3. On the timing and timescales for implementation where there are simple process changes, such as not making a confirmatory DNA sample the MPS will implement as soon as practicable. For some of the wider changes and in particular community engagement, we see merit in timing communication and change to coincide with the implementation of the Protection of Freedoms Bill. This will mean that positive messages about the management and use of DNA profiling by the MPS can be reinforced alongside the wider changes to destroy DNA samples, limit DNA retention of unconvicted individuals and acknowledge the introduction of the role of the Biometrics Commission.
Recommendation 1: [section 3.3 of the report] - People who have their DNA taken should be provided with the following information in writing, at the point when their DNA is taken (full recommendation not recorded).
- Why their DNA has been taken and what this means for them:
- for those arrested for a recordable offence
- for those examined under Schedule 7 of the Terrorism Act 2000
- for those who volunteer to provide a DNA sample
- The circumstances in which DNA is retained and for how long (both the sample and the profile)
- Where their DNA samples will be stored.
- How and in what circumstances an individual can apply to have DNA removed from the Database including clear guidelines on the framework for decision making.
- Who has access to their DNA record and the safeguards in place to protect this information.
- Who has knowledge that their DNA has been taken.
- Authoritative sources of further information (e.g. MPS / NPIA website).
[text in italics added from the original Recommendation 1. Emphasis added.]
Recommendation 5: [section 3.6 of the report] - In relation to the management of DNA within MPS custody suites, the MPS should: a) Agree a clear process outlining how and when DNA samples are to be taken, processed and retained within custody. b) Train all officers and staff responsible for taking a DNA sample to ensure the procedure is undertaken correctly. c) Develop an agreed chart detailing each step of the process which should be prominently displayed in every MPS custody suite (accessible to both MPS personnel and arrestees). This chart should be dated and subject to regular review.
- Ensure that this agreed procedure is strictly adhered to across all MPS custody suites.
- Ensure that any deficiencies identified through the HMIC/HMIP custody suite inspections in relation to the management of DNA are addressed.
[text in italics added from the original Recommendation 5]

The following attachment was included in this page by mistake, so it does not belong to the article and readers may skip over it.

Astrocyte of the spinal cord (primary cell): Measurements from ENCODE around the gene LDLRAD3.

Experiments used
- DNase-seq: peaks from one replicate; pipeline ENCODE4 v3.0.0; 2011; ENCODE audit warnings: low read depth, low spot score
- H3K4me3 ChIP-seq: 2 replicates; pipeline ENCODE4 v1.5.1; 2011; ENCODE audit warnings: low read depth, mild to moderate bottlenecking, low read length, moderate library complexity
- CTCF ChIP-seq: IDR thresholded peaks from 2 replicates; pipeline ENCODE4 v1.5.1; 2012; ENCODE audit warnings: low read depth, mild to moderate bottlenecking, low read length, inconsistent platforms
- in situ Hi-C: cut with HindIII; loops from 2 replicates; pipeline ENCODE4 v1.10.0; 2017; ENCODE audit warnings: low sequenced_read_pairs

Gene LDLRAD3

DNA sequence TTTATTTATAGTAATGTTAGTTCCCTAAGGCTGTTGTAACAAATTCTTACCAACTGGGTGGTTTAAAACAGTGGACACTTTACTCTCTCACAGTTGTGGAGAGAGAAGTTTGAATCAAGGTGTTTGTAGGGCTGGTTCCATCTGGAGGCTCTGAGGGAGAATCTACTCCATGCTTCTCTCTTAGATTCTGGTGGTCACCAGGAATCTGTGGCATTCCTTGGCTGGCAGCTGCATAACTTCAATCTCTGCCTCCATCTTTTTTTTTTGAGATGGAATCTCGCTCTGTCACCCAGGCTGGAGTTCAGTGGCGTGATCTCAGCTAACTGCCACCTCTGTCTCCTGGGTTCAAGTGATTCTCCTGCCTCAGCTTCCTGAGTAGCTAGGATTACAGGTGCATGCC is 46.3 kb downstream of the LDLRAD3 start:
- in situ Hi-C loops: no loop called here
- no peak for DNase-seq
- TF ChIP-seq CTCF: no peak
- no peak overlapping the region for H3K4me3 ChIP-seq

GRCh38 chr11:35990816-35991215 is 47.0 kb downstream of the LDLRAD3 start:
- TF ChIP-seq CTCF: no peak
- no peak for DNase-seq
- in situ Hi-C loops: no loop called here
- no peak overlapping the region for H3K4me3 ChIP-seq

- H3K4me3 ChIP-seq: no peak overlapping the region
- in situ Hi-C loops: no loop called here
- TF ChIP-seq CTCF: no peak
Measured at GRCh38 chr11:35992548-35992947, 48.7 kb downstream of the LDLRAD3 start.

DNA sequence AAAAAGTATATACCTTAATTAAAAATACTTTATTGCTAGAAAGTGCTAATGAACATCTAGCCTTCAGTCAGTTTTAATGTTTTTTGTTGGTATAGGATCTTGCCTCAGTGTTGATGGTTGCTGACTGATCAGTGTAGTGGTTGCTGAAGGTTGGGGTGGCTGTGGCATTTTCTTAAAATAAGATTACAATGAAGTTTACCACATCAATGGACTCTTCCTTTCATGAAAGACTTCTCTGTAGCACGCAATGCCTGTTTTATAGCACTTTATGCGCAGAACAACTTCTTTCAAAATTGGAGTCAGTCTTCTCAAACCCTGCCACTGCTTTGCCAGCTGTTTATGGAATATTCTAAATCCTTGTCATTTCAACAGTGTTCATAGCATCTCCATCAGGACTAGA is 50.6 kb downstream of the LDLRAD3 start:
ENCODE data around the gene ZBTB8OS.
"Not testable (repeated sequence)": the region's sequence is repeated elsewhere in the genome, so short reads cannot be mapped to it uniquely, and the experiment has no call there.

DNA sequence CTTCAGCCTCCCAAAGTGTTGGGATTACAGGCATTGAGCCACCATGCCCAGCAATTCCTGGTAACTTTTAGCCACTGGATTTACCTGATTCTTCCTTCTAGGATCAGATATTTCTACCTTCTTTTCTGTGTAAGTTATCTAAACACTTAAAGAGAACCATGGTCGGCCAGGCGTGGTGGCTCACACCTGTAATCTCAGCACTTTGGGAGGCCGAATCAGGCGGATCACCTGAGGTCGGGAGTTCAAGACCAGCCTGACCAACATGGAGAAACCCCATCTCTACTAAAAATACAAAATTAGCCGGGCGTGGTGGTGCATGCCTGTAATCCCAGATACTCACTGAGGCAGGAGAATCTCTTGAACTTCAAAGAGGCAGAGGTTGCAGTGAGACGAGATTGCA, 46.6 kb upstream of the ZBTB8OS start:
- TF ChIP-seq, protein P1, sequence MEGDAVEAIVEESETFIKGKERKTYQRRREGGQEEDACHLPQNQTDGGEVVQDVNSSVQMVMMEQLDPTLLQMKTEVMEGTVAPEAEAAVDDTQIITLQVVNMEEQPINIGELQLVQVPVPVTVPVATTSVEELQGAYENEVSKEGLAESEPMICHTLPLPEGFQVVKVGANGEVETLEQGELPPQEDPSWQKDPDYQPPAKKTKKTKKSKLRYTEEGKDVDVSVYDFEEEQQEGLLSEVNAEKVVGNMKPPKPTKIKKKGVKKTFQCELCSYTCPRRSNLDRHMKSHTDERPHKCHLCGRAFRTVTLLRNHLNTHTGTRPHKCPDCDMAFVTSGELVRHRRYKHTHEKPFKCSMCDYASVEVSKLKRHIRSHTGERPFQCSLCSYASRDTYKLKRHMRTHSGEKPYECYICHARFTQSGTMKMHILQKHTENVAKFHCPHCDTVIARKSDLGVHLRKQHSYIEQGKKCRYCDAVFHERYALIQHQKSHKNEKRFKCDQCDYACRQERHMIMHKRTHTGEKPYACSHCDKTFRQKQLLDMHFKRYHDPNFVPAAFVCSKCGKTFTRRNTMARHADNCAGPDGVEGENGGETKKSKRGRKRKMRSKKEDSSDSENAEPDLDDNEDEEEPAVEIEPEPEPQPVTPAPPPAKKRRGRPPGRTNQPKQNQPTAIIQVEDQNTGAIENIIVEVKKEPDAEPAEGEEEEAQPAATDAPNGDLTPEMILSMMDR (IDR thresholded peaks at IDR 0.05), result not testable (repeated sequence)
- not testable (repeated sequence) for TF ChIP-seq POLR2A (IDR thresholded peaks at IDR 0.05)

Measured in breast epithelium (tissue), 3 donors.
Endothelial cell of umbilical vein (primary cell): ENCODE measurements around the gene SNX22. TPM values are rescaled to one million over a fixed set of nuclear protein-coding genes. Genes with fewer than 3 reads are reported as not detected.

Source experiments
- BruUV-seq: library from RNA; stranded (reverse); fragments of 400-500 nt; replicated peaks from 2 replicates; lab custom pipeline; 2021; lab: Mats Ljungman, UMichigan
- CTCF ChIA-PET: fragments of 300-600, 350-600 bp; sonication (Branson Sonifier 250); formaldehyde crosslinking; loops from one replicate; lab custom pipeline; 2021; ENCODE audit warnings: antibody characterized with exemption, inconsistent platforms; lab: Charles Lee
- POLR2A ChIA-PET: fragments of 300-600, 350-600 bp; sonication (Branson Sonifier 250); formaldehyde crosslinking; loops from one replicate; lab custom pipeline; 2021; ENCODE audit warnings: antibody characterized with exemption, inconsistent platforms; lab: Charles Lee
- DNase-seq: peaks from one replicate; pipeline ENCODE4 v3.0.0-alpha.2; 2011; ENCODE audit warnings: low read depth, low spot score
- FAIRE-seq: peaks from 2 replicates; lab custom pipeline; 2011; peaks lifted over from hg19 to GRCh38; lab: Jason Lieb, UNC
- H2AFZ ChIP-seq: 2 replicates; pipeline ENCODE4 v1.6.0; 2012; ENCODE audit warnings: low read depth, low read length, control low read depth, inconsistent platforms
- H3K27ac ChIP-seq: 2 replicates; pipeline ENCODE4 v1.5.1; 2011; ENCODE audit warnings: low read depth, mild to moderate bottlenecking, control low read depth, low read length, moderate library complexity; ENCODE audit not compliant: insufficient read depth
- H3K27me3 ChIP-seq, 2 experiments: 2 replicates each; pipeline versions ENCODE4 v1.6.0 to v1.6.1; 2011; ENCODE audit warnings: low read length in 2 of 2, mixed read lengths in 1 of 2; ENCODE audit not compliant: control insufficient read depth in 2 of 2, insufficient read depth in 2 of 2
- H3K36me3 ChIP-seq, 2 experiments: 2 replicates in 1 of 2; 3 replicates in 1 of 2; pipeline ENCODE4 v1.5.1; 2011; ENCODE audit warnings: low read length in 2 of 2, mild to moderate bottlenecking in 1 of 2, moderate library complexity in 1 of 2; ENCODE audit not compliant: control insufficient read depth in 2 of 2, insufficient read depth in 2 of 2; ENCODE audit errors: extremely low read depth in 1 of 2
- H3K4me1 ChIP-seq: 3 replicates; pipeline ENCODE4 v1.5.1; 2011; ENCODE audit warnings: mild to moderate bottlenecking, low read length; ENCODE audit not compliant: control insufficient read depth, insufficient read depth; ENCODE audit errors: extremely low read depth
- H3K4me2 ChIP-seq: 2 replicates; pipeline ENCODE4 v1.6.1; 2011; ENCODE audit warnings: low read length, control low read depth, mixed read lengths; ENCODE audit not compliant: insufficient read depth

4. We have taken the two recommendations together as they address the information to be provided in MPS Custody Suites and the process of DNA sampling for individuals under Criminal Law. We have produced draft pamphlet and posters that address the specific points made in the recommendations for the different groups of individuals who will be asked by the police to provide a DNA sample i.e.
- Individuals sampled under PACE - arrested for a recordable offence
- Individuals examined under Schedule 7 Terrorism Act 2012
- Individuals sampled as volunteers for the purpose of elimination
5. We have produced a revised process for DNA sampling in custody that incorporates the detailed points made in recommendations 1 and 5 and recommendation 6 that is dealt with later in the report. These processes will be promulgated through the MPS Aware system and will be published on the MPS internet site. All police officers and police staff who undertake DNA sampling will undergo training using these processes. We anticipate that, subject to the further consultation on the content and delivery of the training in the MPS, that the process will be implemented and the training completed by March 2012.
6. With regard to audit the central MPS DNA Services Unit monitors overall compliance with the procedures by providing a quality assurance function and generating management information for use by Borough Commanders and Territorial Policing HQ to ensure compliance with procedures and legal requirements. The management information that is provided on a monthly basis includes; the current performance of MPS Boroughs in DNA sampling from January - August July 2011 is given at Appendix D. In addition to providing this information the process on Boroughs, including the storage of DNA samples, are audited by the Borough Forensic Manager (BFM) and Crime Scene Manager (CSM) at quarterly intervals. The MPS also respond to HMIC Inspections.